A comprehensive resource guide to some 470 websites featuring Cleopatra VII of Egypt, one of the most famous queens of the ancient world whose life and image have fascinated playwrights, artists, composers and film-makers for 2000 years, in many ways to the misrepresentation of the historical figure. This semi-commercial resource, part of the Isidore-of-Seville parent site, lists hundreds of websites providing biographical material, bibliographies, online papers and discussions as well as background material on later Ptolemaic Egypt, the Hellenistic period generally, and the advent of the Romans. In addition are many links to sites on the representation of Cleopatra in subsequent artistic media, including contemporary exhibitions, films and even in popular songs by the Rolling Stones, the Smiths and Neil Young. The editor has attempted to comment on the content and quality of many links, which is variable, but potential users of this site, especially school and undergraduate students of classics and ancient history, will need to exercise their judgement (Humbul)
The House of Ptolemy is a resource guide, intended as a study aid and to provide bibliographical material for students of Greco-Roman Egypt. The main focus of the site, as its name suggests, is the period of the Ptolemaic kings (331 - 30BC), descendants of Macedonian Greeks, for which some 275 links have been compiled. There are also compendious sections on Roman, Byzantine and modern Egypt (c. 80 links each).Within these periods, links are arranged by theme into sets and subsets, in a fashion that is generally clear and efficient. (Humbul)
Websites provided by the Coptic church and Coptic laypersons
This is just a small selection of the numerous websites provided by Coptic churches and institutions around the world:
Text and Audio resources. Weekly lectures by H.H.Pope Shenouda III are available for download.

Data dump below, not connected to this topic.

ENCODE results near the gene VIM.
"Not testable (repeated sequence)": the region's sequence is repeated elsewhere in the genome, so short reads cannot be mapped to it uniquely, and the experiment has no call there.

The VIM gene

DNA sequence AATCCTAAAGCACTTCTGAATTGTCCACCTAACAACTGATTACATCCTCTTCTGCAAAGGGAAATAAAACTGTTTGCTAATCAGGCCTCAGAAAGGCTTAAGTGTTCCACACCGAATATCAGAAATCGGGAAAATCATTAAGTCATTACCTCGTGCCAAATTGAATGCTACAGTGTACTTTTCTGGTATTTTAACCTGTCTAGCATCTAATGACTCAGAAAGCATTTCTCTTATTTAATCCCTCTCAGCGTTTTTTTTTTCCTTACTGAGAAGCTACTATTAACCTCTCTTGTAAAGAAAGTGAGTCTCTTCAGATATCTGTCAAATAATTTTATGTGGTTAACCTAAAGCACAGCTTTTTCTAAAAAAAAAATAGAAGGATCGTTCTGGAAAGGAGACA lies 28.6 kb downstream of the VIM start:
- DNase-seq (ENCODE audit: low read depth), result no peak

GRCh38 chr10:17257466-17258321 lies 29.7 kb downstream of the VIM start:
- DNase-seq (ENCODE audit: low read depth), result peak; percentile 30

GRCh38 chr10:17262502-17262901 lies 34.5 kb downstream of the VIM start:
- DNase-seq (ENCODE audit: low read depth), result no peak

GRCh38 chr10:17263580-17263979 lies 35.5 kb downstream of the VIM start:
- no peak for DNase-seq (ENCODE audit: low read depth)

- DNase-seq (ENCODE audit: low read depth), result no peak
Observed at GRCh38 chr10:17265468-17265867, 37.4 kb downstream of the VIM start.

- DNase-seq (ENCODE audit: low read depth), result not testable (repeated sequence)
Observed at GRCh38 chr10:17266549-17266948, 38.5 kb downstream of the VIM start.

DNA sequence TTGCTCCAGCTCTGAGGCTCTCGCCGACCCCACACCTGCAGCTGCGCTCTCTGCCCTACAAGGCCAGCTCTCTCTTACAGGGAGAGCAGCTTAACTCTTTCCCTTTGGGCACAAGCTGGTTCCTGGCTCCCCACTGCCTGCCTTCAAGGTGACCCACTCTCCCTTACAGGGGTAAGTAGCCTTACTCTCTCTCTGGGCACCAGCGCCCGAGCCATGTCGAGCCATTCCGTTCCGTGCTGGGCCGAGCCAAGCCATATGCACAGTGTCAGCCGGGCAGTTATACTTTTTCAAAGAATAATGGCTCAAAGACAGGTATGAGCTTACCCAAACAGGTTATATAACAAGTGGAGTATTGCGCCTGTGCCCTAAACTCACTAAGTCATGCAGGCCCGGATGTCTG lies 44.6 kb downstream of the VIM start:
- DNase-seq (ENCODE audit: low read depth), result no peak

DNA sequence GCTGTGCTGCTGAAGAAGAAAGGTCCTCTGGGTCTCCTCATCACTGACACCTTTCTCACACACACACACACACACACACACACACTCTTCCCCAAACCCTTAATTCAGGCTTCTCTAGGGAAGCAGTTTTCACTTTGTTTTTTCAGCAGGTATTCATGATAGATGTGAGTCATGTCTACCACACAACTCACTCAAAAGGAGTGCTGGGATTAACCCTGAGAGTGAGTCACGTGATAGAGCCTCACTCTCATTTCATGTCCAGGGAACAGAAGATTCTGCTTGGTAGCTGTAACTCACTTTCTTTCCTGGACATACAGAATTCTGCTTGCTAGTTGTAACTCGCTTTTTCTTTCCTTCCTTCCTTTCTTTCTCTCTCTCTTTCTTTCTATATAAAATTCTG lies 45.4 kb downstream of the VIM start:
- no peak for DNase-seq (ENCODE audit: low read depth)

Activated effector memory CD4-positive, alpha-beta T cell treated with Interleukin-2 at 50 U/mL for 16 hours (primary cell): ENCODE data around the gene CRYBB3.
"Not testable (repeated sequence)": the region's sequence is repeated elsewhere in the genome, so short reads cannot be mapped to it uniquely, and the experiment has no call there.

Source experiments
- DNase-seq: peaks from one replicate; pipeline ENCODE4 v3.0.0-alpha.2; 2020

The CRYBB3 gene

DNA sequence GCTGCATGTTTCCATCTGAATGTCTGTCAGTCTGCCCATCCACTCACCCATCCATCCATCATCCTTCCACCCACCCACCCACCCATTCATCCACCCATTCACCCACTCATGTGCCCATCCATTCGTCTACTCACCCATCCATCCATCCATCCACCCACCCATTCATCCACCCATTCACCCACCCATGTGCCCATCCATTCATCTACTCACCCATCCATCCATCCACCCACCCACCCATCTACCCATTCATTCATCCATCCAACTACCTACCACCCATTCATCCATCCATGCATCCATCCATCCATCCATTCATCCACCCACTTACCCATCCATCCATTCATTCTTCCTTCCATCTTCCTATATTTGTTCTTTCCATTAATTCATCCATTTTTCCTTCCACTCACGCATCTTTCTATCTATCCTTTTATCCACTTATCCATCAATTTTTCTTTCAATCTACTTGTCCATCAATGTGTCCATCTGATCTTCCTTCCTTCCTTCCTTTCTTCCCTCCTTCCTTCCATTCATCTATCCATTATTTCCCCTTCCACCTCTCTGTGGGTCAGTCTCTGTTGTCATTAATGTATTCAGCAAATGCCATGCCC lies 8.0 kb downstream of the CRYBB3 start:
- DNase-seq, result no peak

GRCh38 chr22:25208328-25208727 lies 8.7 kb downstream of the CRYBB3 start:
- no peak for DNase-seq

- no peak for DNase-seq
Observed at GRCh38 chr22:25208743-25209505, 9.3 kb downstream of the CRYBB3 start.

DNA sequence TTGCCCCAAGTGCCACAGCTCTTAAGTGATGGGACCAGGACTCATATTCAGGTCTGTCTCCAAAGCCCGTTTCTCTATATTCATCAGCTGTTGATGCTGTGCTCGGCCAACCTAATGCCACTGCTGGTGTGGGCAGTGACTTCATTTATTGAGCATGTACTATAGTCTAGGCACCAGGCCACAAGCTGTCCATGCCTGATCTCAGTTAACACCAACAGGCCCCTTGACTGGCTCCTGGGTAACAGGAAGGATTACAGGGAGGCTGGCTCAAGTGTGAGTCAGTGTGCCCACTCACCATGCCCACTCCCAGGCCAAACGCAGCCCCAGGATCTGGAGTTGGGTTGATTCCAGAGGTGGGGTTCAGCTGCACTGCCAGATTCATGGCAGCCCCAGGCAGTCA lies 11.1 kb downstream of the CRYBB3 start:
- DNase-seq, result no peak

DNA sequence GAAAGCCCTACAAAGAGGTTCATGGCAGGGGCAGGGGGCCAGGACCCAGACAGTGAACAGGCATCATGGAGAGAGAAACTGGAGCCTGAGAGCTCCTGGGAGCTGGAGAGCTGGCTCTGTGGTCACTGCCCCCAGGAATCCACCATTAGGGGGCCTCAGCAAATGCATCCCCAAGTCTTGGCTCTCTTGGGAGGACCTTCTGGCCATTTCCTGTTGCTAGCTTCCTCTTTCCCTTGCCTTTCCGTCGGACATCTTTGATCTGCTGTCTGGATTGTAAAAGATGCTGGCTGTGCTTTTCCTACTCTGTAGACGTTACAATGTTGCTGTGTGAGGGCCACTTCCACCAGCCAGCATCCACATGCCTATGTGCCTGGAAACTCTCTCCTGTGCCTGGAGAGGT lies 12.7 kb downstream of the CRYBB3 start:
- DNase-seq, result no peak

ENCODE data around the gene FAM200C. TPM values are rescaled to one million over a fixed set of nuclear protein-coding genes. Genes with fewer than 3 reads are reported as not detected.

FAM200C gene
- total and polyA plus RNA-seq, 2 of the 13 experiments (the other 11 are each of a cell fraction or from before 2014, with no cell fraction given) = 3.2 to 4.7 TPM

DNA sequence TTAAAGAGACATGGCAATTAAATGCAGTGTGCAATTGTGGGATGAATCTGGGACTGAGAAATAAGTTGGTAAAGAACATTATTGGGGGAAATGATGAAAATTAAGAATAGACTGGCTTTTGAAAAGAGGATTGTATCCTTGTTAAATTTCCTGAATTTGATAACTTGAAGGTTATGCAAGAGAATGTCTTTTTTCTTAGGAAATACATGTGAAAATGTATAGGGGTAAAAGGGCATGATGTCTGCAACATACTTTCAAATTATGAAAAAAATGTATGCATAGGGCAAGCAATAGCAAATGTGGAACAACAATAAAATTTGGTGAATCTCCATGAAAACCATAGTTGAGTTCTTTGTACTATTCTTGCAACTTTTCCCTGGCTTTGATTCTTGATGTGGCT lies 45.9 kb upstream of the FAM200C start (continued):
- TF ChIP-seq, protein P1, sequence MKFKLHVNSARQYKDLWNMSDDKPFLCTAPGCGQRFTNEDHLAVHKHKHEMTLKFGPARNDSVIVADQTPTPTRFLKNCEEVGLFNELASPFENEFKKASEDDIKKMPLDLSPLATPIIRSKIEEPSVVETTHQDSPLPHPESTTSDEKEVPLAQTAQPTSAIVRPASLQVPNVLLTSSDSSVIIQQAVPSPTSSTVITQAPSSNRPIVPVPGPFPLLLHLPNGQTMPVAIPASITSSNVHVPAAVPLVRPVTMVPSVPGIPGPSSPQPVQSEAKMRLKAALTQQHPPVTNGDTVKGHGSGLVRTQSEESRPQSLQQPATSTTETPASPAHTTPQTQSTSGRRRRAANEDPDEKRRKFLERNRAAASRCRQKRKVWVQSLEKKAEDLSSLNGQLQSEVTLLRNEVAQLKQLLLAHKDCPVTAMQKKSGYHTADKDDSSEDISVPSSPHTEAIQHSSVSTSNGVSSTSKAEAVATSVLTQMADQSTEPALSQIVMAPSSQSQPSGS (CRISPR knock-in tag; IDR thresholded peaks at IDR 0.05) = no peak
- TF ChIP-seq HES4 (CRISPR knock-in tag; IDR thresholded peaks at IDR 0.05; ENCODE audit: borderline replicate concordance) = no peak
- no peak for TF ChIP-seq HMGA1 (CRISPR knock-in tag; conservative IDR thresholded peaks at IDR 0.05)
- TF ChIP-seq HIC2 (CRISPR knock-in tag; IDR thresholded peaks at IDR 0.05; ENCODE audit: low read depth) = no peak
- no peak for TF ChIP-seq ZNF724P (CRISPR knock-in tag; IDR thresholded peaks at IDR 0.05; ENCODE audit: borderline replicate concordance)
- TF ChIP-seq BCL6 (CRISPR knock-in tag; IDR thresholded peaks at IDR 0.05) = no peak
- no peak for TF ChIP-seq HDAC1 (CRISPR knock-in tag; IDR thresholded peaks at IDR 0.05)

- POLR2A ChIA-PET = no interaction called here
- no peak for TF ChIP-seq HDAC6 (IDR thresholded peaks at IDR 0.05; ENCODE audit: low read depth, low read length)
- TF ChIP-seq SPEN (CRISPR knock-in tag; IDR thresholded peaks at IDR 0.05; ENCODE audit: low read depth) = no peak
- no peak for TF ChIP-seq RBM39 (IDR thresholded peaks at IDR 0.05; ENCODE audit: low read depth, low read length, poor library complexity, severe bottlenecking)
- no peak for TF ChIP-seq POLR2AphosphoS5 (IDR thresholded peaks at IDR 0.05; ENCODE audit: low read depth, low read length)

This website maintains an exemplary website directed both at the local communities and interested outsiders which contains numerous links to other sites of interest:
Maintained by Hany Takla, President of the Society (now includes the scholarly journal "Coptologia"). The website of the Los Angeles based Society, which also hosts thematic conferences contains a number of useful tools and links. Inexpensive publications and Coptic language study aids can also be ordered from them.
The Christian Coptic Orthodox Church of Egypt , maintained by Azer Bestavros, Computer Science Department, Boston University
This websites provides general information about the study of saints and their lives and cults (with numerous links to hagiographical bibliographies, editions, organizations and homepages of individual saints). The Belgium-based Bollandists, named after the Jesuit scholar Jean Bolland, have been studying hagiography for more than 350 years.
There are an infinite number of sites with bibliographies, study aids, links and other resources relating to Biblical Studies. Here I shall just mention a few which I have tried myself and found useful. Failure to mention a site does not constitute a negative judgment on its quality by itself.